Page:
Elsa's story

Elsa’s first memory is of the Nissen hut where she and her family lived when they arrived as new migrants from Europe in the mid-1960s.

Her next memory is of being lifted from a bath tub onto a bench to be dried. The bath is high up, so no bending is needed to get the child in and out. It’s this detail that tells Elsa the memory is from when she was three and lived for some months in a Victorian Government home for children.

Elsa’s parents had separated and Elsa’s mother, an alcoholic, was unable to care for the children. Elsa and her siblings had been sent to the home until a place where all of them could live together became available.

After some months the children were moved to a family group home run by the Presbyterian Church. The house parents were George and Iris Watson. The children were emotionally and physically abused by the Watsons, Elsa told the Commissioner. Elsa was also sexually abused.

The physical abuse occurred on a daily basis. It usually took the form of beating with a wooden spoon, administered by George at the end of the day. The children lived in constant fear of the beating to come that night.

Some episodes of abuse remained particularly vivid for Elsa. One involved her younger brother, who had a slight speech impediment and couldn’t pronounce George’s name correctly.

‘He used to cop beatings for that’, Elsa told the Commissioner. ‘One time all us siblings were lined up in a row and my youngest brother was picked up by the scruff of the neck and beaten in front of us because he couldn’t say the man’s name. He would say “Say my name” and every time the kid got it wrong he would be slapped hard enough that his whole body swung. And when he came back again he was asked again, “What’s my name?” and when he couldn’t say it properly he’d cop another one. And we had to stand there and watch this happen and that kid was a toddler. That was horrific …. Mental torture. That was done to distress us, and for no other reason.’

George’s abuse of Elsa began when she was very young, before she’d started school. He would wake her at night to take her to the toilet, and while she stood at the sink afterwards to wash her hands he would sexually molest her.

None of the siblings spoke about the abuse to anyone. ‘You’ve got to understand the level of fear we lived with. The threats – “you don’t tell anyone what goes on here, ever”. We were very frightened.'

Elsa did receive counselling while still a young child, apparently because of concern about how emotionally withdrawn she was. And she recalls one official inspection.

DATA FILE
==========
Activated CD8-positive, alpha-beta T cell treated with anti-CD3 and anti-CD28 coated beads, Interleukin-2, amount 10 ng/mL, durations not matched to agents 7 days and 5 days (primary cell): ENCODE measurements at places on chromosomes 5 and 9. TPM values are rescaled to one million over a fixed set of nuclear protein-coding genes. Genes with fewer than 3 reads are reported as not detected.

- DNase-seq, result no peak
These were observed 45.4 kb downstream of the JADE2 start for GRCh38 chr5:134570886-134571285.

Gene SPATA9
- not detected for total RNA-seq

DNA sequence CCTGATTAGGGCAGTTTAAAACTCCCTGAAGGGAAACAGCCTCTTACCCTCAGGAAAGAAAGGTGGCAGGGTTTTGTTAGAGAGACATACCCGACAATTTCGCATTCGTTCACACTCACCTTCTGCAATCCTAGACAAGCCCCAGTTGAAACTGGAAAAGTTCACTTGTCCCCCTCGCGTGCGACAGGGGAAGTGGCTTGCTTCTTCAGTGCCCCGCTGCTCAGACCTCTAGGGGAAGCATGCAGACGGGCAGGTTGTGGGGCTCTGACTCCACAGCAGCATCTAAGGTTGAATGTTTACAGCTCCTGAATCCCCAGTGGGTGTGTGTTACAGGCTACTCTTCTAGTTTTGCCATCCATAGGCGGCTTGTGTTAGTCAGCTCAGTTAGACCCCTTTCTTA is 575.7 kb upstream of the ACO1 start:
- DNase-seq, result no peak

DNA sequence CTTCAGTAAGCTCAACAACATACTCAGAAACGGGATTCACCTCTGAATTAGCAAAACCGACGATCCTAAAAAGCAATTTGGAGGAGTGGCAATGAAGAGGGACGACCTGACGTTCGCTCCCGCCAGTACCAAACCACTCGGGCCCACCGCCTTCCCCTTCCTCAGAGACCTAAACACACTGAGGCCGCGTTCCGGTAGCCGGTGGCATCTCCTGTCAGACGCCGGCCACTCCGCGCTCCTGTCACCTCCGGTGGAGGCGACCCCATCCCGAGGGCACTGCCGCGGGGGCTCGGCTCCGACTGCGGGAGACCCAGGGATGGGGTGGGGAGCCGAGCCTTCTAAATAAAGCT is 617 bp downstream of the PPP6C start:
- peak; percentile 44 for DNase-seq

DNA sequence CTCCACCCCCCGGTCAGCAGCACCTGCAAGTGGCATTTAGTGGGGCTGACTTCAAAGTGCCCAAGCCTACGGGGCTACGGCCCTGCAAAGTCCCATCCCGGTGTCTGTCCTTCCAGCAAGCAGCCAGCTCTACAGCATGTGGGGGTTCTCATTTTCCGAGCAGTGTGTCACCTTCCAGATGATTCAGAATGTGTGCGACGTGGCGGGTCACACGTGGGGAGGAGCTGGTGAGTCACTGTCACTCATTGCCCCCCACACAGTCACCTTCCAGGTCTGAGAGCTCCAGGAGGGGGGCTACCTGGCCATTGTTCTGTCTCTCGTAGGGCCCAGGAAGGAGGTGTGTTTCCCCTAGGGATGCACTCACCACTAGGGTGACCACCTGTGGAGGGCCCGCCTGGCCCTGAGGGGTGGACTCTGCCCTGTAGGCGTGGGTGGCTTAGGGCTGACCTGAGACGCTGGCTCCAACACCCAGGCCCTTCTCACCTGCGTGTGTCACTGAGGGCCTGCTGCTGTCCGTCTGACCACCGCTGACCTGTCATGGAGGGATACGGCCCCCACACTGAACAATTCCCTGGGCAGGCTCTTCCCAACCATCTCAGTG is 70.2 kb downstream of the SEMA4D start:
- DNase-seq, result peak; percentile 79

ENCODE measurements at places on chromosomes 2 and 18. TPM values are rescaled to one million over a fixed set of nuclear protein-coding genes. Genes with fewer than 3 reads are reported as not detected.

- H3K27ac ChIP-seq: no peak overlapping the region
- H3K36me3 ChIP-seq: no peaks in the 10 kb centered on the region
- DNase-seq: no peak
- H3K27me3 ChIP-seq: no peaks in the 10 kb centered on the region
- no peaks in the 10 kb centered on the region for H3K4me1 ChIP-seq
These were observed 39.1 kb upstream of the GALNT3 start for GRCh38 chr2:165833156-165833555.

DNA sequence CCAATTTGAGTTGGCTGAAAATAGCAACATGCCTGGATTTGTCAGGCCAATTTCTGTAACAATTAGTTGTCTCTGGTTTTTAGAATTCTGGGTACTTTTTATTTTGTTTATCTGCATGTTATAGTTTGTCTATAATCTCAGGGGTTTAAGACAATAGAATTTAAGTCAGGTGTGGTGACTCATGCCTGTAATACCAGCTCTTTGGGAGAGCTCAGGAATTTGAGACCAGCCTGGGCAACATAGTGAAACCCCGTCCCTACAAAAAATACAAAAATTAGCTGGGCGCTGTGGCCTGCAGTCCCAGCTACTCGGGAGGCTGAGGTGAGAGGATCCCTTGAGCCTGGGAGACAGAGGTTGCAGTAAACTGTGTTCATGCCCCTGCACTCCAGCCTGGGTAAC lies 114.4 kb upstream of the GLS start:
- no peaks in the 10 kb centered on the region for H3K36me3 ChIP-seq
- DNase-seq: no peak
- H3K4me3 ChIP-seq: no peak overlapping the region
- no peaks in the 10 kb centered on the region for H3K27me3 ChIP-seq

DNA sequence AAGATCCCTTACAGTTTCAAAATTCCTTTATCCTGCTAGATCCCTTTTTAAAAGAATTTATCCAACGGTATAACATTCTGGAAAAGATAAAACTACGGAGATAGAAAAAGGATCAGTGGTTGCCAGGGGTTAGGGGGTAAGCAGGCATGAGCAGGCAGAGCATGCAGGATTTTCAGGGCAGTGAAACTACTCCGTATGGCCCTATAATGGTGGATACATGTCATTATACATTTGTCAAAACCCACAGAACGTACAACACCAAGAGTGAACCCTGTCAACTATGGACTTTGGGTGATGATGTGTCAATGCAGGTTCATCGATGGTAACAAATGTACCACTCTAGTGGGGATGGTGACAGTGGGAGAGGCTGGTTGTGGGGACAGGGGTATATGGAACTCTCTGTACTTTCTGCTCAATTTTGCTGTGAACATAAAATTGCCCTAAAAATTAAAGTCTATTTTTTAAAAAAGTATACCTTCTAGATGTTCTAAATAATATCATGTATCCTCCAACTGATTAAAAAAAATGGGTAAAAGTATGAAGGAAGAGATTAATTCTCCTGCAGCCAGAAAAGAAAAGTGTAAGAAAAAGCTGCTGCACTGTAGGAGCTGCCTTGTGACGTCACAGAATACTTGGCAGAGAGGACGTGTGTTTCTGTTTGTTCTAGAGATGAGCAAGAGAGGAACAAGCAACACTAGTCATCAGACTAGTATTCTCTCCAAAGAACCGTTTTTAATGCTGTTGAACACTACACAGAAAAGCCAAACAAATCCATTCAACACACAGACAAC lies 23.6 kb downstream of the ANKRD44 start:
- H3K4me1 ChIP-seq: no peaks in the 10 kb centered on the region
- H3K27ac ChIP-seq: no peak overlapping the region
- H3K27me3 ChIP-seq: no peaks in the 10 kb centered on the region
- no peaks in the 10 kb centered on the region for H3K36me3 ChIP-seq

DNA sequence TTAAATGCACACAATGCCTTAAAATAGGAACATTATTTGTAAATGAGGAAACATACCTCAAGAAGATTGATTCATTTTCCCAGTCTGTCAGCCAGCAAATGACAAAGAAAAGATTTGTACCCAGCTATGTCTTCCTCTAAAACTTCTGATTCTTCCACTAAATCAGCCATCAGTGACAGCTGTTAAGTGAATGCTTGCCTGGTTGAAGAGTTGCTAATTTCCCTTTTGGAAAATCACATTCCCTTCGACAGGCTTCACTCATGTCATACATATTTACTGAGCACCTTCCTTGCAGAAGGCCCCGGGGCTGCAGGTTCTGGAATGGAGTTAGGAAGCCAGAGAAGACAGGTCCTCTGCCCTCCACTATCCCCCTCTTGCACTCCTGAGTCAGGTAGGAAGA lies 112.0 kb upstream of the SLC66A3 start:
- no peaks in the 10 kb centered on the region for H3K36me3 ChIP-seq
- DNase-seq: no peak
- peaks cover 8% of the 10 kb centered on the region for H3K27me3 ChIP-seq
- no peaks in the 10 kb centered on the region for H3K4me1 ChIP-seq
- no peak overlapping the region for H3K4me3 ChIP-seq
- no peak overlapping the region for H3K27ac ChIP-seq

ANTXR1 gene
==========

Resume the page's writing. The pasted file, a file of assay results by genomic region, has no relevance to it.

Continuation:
‘My guess is that maybe eventually [authorities] did realise that something was going on, but by then the damage was done. And then they compounded it by putting in place somebody else who was doing exactly the same thing.’ The couple who replaced the Watsons continued the abuse, Elsa said.

When Elsa was 11, she and her little brother went to live with their father and his second wife. Their father wanted the other siblings as well, but welfare authorities wouldn’t allow it. The separation of the siblings caused a rift between them that was only repaired when Elsa reached her 20s.

For Elsa the trauma has been long-lasting. She blamed the Watsons’ abuse for a later episode of sexual abuse by some older boys. A friend she was with ran away but Elsa felt unable to, and for years felt ashamed of what then happened. And it was why she didn’t act on her husband’s abuse of their seven-year-old daughter, for which he received a two year jail term. ‘When I saw signs I put it down to me being paranoid, and I discounted them’, she told the Commissioner.

‘I didn’t want to tell her that bad things happen.’

Elsa spoke about being abused for the first time in her 20s, to her older sister. She now receives counselling through Relationships Australia. She is very clear about the lessons she wants to share. Education is vital, she told the Commissioner.

‘Children from a very young age need to be told by somebody who cares about them that there are parts of their body that they have a right to say, “You don’t get to touch me there. You’re making me feel uncomfortable”.’

As well, she added, children in care need to know how to protect themselves.

‘We didn’t know … No-one ever came to us. No-one ever said, “You can talk to me if something is happening that feels wrong to you”. If someone had come to us and said those words, and said “And we will not tell the person you are talking about” – we might have felt safe enough to say something to someone.’

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